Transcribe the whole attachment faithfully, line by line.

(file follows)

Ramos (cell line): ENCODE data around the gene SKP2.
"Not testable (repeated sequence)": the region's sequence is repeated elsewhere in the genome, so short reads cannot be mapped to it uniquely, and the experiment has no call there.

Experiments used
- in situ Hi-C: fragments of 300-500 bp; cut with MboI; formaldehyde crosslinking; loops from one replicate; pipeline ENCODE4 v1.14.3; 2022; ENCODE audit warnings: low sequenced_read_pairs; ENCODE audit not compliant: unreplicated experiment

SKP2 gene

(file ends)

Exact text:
Ramos (cell line): ENCODE data around the gene SKP2.
"Not testable (repeated sequence)": the region's sequence is repeated elsewhere in the genome, so short reads cannot be mapped to it uniquely, and the experiment has no call there.

Experiments used
- in situ Hi-C: fragments of 300-500 bp; cut with MboI; formaldehyde crosslinking; loops from one replicate; pipeline ENCODE4 v1.14.3; 2022; ENCODE audit warnings: low sequenced_read_pairs; ENCODE audit not compliant: unreplicated experiment

SKP2 gene